After viewing Carpenter's film Assault on Precinct 13 (1976) at the Milan Film Festival, independent film producer Irwin Yablans and financier Moustapha Akkad sought out Carpenter to direct a film for them about a psychotic killer that stalked babysitters.[6] In an interview with Fangoria magazine, Yablans stated, "I was thinking what would make sense in the horror genre, and what I wanted to do was make a picture that had the same impact as The Exorcist."[7] Carpenter and his then-girlfriend Debra Hill began drafting a story originally titled The Babysitter Murders, but, as Carpenter told Entertainment Weekly, Yablans suggested setting the movie on Halloween night and naming it Halloween instead.[8]

Akkad agreed to put up $300,000 for the film's budget, which was considered low at the time;[6] (Carpenter's previous film, Assault on Precinct 13, had an estimated budget of $100,000). Akkad worried over the tight, four-week schedule, low budget, and Carpenter's limited experience as a filmmaker, but told Fangoria, "Two things made me decide. One, Carpenter told me the story verbally and in a suspenseful way, almost frame for frame. Second, he told me he didn't want to take any fees, and that showed he had confidence in the project". Carpenter received $10,000 for directing, writing, and composing the music, retaining rights to 10 percent of the film's profits.[9]

Because of the low budget, wardrobe and props were often crafted from items on hand or that could be purchased inexpensively. Carpenter hired Tommy Lee Wallace as production designer, art director, location scout and co-editor. Wallace created the trademark mask worn by Michael Myers throughout the film from a Captain Kirk mask purchased for $1.98.[6] Carpenter recalled how Wallace "widened the eye holes and spray-painted the flesh a bluish white. In the script it said Michael Myers's mask had 'the pale features of a human face' and it truly was spooky looking. I can only imagine the result if they hadn't painted the mask white. Children would be checking their closet for William Shatner after Tommy got through with it."[8] Hill adds that the "idea was to make him almost humorless, faceless — this sort of pale visage that could resemble a human or not."[10] Many of the actors wore their own clothes, and Curtis' wardrobe was purchased at J. C. Penney for around a hundred dollars.[6]

The limited budget also dictated the filming location and time schedule. Halloween was filmed in 20 days in the spring of 1978 in South Pasadena, California and the cemetery at Sierra Madre, California. An abandoned house owned by a church stood in as the Myers house. Two homes on Orange Grove Avenue (near Sunset Boulevard) in Hollywood were used for the film's climax.[11] The crew had difficulty finding pumpkins in the spring, and artificial fall leaves had to be reused for multiple scenes. Local families dressed their children in Halloween costumes for trick-or-treat scenes.[6]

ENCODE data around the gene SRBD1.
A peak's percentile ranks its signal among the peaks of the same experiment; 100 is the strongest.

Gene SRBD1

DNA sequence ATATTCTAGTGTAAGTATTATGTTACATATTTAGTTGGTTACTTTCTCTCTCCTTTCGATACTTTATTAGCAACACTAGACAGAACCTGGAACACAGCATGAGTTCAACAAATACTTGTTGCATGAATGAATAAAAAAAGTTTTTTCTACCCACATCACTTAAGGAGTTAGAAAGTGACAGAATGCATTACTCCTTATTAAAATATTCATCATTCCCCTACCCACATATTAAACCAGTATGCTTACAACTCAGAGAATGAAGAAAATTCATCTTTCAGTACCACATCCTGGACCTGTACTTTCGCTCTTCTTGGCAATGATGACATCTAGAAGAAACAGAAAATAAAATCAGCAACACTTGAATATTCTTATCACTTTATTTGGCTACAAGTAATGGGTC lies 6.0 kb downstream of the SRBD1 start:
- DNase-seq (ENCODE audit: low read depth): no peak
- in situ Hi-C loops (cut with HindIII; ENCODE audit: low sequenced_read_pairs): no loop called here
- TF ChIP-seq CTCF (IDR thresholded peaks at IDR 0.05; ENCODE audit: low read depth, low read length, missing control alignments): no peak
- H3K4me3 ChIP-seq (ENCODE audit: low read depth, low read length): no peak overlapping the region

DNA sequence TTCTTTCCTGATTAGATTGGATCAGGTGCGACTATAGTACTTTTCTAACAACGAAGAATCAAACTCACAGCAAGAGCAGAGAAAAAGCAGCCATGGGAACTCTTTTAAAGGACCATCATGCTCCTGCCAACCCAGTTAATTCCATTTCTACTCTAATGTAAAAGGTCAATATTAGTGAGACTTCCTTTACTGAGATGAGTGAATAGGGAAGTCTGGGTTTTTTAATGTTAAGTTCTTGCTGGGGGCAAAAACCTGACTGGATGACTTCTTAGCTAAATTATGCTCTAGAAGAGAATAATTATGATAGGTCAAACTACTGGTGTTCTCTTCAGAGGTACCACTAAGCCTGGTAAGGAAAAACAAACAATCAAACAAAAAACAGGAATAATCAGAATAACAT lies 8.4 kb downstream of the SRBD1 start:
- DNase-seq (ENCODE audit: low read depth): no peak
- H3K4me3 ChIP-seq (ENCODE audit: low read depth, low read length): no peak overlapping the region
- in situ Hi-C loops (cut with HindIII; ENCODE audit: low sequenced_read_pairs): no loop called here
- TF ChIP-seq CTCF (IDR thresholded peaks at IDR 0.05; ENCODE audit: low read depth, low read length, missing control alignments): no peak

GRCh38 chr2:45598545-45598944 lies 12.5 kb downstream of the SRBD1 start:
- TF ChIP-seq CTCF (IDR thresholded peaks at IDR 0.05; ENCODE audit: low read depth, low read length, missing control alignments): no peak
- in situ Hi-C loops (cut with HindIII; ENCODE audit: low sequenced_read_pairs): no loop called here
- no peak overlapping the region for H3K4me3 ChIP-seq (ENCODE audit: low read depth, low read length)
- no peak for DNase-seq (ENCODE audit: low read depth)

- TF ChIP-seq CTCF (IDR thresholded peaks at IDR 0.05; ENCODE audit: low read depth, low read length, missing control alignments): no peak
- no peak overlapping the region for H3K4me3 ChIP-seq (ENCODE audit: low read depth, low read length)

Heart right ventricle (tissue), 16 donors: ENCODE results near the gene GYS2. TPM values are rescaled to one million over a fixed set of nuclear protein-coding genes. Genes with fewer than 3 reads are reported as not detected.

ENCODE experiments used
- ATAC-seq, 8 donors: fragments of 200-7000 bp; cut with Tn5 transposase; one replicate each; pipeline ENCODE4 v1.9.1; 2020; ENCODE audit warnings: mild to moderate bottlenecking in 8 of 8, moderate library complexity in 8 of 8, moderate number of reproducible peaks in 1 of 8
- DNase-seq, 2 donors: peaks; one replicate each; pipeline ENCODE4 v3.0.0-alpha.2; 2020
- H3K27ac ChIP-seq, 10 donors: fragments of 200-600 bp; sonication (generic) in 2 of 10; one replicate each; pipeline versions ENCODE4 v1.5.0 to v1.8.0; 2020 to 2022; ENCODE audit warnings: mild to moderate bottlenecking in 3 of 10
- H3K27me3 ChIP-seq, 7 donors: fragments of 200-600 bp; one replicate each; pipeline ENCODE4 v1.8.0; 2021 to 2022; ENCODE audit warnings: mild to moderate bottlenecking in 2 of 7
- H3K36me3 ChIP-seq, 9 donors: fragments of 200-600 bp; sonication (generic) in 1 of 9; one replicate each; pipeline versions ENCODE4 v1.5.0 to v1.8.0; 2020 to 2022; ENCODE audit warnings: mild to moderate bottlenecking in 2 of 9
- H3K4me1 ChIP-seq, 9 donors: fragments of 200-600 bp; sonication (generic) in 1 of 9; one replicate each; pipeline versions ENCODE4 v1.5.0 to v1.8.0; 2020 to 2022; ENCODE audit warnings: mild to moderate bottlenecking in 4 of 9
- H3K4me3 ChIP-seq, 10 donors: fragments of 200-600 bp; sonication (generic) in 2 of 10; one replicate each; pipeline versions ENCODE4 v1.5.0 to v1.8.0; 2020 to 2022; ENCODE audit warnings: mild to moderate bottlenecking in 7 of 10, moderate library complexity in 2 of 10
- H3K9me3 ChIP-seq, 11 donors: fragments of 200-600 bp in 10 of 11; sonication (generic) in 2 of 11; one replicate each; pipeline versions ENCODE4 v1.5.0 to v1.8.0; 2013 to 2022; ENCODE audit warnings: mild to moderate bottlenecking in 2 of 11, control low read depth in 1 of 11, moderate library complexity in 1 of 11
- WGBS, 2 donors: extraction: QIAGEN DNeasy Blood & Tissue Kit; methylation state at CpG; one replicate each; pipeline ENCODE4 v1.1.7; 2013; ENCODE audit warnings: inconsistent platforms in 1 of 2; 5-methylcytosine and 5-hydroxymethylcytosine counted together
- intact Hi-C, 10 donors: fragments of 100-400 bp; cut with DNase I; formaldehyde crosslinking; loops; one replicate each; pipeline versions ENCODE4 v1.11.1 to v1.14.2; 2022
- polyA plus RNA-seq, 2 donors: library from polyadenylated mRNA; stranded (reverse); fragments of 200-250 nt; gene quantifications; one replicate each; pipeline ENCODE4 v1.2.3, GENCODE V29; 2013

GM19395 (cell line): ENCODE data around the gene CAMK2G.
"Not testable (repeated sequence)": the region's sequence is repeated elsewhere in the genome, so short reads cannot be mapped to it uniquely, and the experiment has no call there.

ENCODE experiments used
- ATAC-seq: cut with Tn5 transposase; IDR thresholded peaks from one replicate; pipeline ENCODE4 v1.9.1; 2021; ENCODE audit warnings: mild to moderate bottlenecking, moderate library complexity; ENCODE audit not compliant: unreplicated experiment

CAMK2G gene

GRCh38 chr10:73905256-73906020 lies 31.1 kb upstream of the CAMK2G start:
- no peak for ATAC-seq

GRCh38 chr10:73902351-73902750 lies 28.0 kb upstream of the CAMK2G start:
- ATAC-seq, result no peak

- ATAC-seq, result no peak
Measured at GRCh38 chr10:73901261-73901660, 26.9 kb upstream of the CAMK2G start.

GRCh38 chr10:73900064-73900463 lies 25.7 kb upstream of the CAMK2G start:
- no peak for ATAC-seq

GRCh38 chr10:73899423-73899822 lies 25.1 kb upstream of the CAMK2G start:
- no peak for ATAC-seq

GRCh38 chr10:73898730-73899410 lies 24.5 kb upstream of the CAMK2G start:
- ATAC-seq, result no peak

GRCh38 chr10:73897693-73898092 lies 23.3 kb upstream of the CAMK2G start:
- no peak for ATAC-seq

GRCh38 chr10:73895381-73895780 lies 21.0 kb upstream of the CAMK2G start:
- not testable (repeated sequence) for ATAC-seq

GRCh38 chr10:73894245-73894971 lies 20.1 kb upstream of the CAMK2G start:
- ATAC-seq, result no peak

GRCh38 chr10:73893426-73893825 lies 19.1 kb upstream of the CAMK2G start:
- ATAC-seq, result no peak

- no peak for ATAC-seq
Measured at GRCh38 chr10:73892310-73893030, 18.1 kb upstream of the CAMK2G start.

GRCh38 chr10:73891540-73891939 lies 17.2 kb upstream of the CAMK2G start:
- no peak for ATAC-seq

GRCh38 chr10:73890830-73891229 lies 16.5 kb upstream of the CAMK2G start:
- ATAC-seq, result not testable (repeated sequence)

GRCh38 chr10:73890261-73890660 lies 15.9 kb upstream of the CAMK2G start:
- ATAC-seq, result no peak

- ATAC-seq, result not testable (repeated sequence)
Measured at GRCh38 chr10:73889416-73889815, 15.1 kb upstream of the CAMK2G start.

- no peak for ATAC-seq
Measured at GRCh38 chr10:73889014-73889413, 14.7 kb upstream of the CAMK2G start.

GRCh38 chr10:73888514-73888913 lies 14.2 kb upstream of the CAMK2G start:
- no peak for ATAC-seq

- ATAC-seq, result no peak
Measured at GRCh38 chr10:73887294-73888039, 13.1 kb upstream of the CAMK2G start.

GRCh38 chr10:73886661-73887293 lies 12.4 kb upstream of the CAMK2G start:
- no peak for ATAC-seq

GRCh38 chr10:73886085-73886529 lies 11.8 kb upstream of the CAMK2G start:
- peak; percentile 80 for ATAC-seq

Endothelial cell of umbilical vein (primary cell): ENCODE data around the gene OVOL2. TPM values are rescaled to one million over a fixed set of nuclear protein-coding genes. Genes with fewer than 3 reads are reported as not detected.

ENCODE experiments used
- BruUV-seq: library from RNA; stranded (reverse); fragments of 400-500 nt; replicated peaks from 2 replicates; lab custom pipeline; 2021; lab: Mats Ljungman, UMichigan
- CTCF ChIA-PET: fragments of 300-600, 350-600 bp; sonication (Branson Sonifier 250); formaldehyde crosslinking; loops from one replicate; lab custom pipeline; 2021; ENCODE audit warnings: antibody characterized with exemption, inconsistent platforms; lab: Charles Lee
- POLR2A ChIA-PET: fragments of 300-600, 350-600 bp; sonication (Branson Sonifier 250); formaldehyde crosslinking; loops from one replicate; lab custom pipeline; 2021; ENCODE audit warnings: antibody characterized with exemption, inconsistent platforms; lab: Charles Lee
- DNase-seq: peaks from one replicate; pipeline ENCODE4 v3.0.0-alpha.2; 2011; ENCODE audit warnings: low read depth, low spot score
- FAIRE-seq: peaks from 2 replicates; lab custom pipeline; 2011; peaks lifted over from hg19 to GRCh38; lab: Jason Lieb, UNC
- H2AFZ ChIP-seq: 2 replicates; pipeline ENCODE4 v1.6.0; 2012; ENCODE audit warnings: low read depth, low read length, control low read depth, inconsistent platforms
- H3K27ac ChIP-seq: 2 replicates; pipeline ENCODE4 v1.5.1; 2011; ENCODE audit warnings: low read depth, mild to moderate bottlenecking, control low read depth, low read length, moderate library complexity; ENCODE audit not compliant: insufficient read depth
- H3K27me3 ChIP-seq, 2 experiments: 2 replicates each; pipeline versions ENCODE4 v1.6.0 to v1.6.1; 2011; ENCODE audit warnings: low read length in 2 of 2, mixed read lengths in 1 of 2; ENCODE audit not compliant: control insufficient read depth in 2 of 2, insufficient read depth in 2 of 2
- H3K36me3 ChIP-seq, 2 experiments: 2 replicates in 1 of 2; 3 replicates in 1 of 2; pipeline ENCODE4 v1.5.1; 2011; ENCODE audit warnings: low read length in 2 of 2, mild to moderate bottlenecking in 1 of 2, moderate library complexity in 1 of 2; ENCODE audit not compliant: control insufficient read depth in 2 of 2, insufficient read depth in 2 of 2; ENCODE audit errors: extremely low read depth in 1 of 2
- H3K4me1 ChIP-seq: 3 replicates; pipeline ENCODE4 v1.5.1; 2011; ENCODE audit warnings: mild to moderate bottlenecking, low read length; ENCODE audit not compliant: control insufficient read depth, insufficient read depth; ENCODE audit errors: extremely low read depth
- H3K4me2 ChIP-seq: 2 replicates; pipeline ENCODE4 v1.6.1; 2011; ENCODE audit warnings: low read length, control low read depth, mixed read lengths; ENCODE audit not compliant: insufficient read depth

In August 2006, Fangoria reported that Synapse Films had discovered boxes of negatives containing footage cut from the film. One was labeled "1981" suggesting that it was additional footage for the television version of the film. Synapse owner Don May, Jr. said, "What we've got is pretty much all the unused original camera negative from Carpenter's original Halloween. Luckily, Billy [Kirkus] was able to find this material before it was destroyed. The story on how we got the negative is a long one, but we'll save it for when we're able to showcase the materials in some way. Kirkus should be commended for pretty much saving the Holy Grail of horror films."[12] It was later reported, "We just learned from Sean Clark, long time Halloween genius, that the footage found is just that: footage. There is no sound in any of the reels so far, since none of it was used in the final edit."[13]


Yablans and Akkad ceded most of the creative control to writers Carpenter and Hill (whom Carpenter wanted as producer), but Yablans did offer several suggestions. According to a Fangoria interview with Hill, "Yablans wanted the script written like a radio show, with 'boos' every 10 minutes."[10] Hill explained that the script took three weeks to write and much of the inspiration behind the plot came from Celtic traditions of Halloween such as the festival of Samhain. Although Samhain is not mentioned in the plot of the first film, Hill asserts that:


Hill wrote most of the female characters' dialogue,[4] while Carpenter drafted Loomis' speeches on the evilness of Michael Myers. Many script details were drawn from Carpenter's and Hill's adolescence and early careers. The fictional town of Haddonfield, Illinois was derived from Haddonfield, New Jersey, where Hill grew up, and most of the street names were taken from Carpenter's hometown of Bowling Green, Kentucky. Laurie Strode was the name of one of Carpenter's old girlfriends and Michael Myers was the name of an English producer who had previously entered, with Yablans, Assault on Precinct 13 in various European film festivals.[6] In Halloween, Carpenter pays homage to Alfred Hitchcock with two characters' names; Tommy Doyle is named after Lt. Det. Thomas J. Doyle (Wendell Corey) of Rear Window (1954), and Dr. Loomis' name was taken from Sam Loomis (John Gavin) of Psycho, the boyfriend of Marion Crane (Janet Leigh, who is the real-life mother of Jamie Lee Curtis). Sheriff Leigh Brackett shared the name of a film screenwriter.



Jamie Lee Curtis, in her feature film debut, plays Laurie Strode, the heroine of the film.